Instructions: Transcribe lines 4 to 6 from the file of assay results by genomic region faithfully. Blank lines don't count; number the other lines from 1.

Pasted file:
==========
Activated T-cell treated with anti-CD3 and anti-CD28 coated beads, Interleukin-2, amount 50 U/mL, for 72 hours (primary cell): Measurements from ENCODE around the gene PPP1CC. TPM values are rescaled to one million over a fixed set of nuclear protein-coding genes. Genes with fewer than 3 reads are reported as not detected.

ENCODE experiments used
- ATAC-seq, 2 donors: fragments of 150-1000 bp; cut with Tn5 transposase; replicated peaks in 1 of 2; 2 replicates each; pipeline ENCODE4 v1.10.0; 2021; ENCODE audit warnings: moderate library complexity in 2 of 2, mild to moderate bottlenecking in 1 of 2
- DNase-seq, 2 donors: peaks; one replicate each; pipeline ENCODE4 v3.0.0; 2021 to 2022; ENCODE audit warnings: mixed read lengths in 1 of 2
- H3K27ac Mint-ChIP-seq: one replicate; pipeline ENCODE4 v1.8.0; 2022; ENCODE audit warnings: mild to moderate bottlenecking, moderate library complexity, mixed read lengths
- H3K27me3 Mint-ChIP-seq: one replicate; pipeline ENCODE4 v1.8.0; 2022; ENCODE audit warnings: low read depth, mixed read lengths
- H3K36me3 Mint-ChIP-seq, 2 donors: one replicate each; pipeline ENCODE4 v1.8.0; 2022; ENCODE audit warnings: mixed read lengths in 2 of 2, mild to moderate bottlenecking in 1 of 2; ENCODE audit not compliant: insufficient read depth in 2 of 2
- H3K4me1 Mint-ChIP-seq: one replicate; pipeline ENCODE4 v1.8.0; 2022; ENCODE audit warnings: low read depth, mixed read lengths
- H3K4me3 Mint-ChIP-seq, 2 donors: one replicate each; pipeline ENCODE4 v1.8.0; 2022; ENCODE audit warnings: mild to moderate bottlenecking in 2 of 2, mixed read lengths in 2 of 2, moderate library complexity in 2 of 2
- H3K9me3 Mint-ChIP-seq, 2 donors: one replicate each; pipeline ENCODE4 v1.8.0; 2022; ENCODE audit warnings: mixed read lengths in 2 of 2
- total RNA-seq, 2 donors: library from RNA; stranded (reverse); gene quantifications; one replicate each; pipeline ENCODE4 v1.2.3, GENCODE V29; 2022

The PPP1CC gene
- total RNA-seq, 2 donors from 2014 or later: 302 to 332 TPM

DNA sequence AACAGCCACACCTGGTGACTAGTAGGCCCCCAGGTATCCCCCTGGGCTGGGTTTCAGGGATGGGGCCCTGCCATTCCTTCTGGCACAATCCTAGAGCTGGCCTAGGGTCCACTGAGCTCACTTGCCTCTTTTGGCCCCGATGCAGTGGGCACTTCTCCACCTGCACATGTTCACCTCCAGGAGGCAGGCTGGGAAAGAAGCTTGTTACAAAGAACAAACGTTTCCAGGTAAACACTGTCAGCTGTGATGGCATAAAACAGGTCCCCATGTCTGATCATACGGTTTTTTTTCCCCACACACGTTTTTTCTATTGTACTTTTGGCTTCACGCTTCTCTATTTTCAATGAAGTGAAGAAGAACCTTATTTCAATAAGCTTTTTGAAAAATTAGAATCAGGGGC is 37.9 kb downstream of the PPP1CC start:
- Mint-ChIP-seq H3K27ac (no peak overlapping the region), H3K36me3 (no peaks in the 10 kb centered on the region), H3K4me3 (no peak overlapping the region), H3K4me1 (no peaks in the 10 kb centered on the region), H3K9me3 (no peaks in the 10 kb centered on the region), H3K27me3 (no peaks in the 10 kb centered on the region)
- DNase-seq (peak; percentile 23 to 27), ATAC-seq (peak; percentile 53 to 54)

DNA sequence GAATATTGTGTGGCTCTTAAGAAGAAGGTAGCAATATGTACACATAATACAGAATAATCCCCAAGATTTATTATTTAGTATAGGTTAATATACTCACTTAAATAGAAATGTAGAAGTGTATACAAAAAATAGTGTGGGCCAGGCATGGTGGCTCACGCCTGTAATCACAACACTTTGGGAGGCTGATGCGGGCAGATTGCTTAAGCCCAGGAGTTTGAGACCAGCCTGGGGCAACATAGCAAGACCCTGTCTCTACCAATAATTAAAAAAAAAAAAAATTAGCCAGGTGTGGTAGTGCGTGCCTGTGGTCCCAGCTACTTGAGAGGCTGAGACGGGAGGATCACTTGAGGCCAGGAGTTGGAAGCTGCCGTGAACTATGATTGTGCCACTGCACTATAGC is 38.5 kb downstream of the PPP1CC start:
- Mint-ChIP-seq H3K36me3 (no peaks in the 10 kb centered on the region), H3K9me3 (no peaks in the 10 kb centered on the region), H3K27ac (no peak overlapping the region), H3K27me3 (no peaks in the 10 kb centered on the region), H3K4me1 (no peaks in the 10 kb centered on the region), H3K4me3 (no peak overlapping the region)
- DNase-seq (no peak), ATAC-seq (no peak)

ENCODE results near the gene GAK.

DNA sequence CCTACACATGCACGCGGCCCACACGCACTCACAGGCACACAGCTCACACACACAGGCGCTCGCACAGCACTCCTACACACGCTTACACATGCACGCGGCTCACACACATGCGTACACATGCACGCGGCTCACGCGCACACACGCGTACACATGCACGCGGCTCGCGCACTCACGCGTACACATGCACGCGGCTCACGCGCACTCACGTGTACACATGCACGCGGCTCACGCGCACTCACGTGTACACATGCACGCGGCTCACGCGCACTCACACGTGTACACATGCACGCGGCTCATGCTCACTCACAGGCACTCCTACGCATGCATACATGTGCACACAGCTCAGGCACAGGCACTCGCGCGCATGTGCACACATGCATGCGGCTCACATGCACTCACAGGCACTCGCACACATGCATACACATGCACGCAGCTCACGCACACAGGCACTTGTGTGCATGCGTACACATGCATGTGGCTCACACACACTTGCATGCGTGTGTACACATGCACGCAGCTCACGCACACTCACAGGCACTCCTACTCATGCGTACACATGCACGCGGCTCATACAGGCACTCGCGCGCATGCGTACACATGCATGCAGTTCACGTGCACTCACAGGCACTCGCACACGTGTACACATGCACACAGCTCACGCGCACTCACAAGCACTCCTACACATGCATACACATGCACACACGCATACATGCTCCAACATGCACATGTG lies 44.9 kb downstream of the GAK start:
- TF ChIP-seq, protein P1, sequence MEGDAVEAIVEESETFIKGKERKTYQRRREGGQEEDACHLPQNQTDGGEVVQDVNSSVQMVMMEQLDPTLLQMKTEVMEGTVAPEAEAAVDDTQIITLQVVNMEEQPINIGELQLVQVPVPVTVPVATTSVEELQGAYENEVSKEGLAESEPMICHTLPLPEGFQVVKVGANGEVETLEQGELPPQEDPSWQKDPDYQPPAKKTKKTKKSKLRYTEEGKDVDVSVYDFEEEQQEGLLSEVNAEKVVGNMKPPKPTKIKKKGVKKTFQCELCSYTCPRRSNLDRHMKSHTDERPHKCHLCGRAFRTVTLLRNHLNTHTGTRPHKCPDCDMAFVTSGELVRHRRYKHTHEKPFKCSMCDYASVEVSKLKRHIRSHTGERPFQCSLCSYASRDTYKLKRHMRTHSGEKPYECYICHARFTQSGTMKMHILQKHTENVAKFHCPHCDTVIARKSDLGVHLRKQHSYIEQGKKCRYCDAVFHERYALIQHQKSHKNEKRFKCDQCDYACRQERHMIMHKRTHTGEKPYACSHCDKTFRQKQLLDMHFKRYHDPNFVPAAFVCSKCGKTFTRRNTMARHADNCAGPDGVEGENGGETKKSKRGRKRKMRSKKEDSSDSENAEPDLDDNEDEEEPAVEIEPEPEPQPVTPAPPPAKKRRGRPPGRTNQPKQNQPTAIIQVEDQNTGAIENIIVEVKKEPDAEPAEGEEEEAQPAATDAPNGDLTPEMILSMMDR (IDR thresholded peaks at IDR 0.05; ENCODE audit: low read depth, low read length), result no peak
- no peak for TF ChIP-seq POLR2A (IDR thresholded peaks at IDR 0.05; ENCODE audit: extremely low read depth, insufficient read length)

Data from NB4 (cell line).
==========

- DNase-seq, 2 donors: peaks; one replicate each; pipeline ENCODE4 v3.0.0; 2021 to 2022; ENCODE audit warnings: mixed read lengths in 1 of 2
- H3K27ac Mint-ChIP-seq: one replicate; pipeline ENCODE4 v1.8.0; 2022; ENCODE audit warnings: mild to moderate bottlenecking, moderate library complexity, mixed read lengths
- H3K27me3 Mint-ChIP-seq: one replicate; pipeline ENCODE4 v1.8.0; 2022; ENCODE audit warnings: low read depth, mixed read lengths